He served as midshipman on the cruiser Matsushima on its long distance navigational training cruise to Honolulu, Hilo, Wellington, Brisbane, Palm Island, Queensland, Batavia, Singapore, Mako, Tsingtao, Port Arthur, Dairen, Chemulpo, Chinkai, Busan and Kagoshima. On his return, he was commissioned as ensign and assigned to the Katori, followed by Otowa and Suma.
After further attendance at the Naval War College (Japan), Koga held shore staff posting following his graduation and promotion to lieutenant commander in 1917. In 1920, seeing no action during World War I, Koga became a resident officer in France. He returned in 1922 to become executive officer on the Kitakami. On his promotion to captain on 1 December 1926, Koga was again posted to France, where he served as a naval attaché in Paris until 1 November 1928.
Recalled to Japan in 1930 and being given command of the Yokosuka Naval Station, Koga captained the heavy cruiser Aoba from 31 December 1930, and the battleship Ise from 31 December 1931, until his appointment to rear admiral on 31 December 1932 and transfer to be Chief of the Imperial Japanese Navy General Staff's Intelligence Division in 1933.
Commander of the IJN 2nd Fleet in 1939, Koga was placed in command of the China Area Fleet on 1 September 1941. Koga shared Yamamoto's misgivings about war with the United States, but disagreed with Yamatoto regarding the use of naval aviation, remaining a firm battleship advocate until events later in the Pacific War proved his position outdated.
With the start of the Pacific War, Koga commanded naval operations during the capture of Hong Kong from 9 December-31 1941. Following the death of Admiral Yamamoto Isoroku on 19 April 1943, Koga succeeded Yamamoto as Commander in Chief of the Combined Fleet. His flagship was the battleship Musashi.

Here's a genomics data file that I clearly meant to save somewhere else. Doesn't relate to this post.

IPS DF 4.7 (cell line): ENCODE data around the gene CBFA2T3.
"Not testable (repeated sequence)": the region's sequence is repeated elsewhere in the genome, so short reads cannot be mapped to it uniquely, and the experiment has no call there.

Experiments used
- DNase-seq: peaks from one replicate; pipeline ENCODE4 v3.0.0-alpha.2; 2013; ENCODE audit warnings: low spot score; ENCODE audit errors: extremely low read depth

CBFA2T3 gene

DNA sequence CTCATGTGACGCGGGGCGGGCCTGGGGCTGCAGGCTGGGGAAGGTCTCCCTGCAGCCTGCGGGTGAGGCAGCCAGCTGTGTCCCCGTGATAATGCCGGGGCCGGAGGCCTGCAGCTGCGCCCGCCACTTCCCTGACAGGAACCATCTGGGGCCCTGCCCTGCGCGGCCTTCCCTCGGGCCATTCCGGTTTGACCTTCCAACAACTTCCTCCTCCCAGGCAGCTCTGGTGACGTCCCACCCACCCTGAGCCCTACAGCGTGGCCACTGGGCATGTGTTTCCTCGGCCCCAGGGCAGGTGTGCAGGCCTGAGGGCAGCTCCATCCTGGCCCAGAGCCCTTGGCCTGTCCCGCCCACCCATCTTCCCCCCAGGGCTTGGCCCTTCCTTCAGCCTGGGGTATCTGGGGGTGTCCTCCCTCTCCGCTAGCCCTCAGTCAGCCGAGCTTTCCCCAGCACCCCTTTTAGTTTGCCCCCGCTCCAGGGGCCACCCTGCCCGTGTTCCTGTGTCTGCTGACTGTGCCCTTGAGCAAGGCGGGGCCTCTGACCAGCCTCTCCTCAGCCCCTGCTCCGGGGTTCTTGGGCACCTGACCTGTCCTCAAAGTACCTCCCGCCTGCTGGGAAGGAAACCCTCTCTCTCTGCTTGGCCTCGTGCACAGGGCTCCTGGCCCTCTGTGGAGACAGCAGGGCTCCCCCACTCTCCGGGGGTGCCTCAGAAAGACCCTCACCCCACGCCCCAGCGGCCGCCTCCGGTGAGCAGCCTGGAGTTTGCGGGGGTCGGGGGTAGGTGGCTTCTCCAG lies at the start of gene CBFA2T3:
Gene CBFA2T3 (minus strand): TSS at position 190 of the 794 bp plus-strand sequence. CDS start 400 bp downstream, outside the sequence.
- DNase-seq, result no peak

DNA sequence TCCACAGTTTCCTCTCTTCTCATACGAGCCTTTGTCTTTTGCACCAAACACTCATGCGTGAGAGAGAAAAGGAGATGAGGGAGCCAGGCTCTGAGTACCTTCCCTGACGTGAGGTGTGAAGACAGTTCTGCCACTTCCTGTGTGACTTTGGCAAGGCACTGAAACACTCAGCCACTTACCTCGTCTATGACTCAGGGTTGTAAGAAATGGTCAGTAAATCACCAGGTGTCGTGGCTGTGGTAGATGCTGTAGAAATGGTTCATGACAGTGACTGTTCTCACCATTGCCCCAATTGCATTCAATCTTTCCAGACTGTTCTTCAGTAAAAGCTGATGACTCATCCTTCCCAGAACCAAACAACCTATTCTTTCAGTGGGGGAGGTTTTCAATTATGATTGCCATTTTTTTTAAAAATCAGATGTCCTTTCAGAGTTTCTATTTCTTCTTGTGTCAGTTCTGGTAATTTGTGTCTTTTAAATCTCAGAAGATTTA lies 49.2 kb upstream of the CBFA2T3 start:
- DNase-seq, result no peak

Koga attempted to revitalize Japanese naval operations by reorganization of the Combined Fleet into task forces built around aircraft carriers in imitation of the United States Navy, and organized a land-based naval air fleet to work in coordination with the carriers. Operationally, he intended to mount an aggressive counteroffensive in the Aleutians to dilute American forces and to lure the American fleet into a major naval engagement in 1943. However, the losses of Japan's land and carrier based aircraft based in the central Pacific eventually forced a Japanese withdrawal from the Gilbert Islands and Philippines by the end of the year. Koga gradually adopted a more conservative stance, attempting to conserve his remaining forces to inflict maximum damage on the Americans when they closed toward the Philippines.
Koga was killed when his plane, a Kawanishi "Emily" flying boat, crashed during a typhoon between Palau and Davao while overseeing the withdrawal of the Combined Fleet from its Palau headquarters on 31 March 1944. His death was not announced until May 1944 when he was formally replaced by Admiral Soemu Toyoda.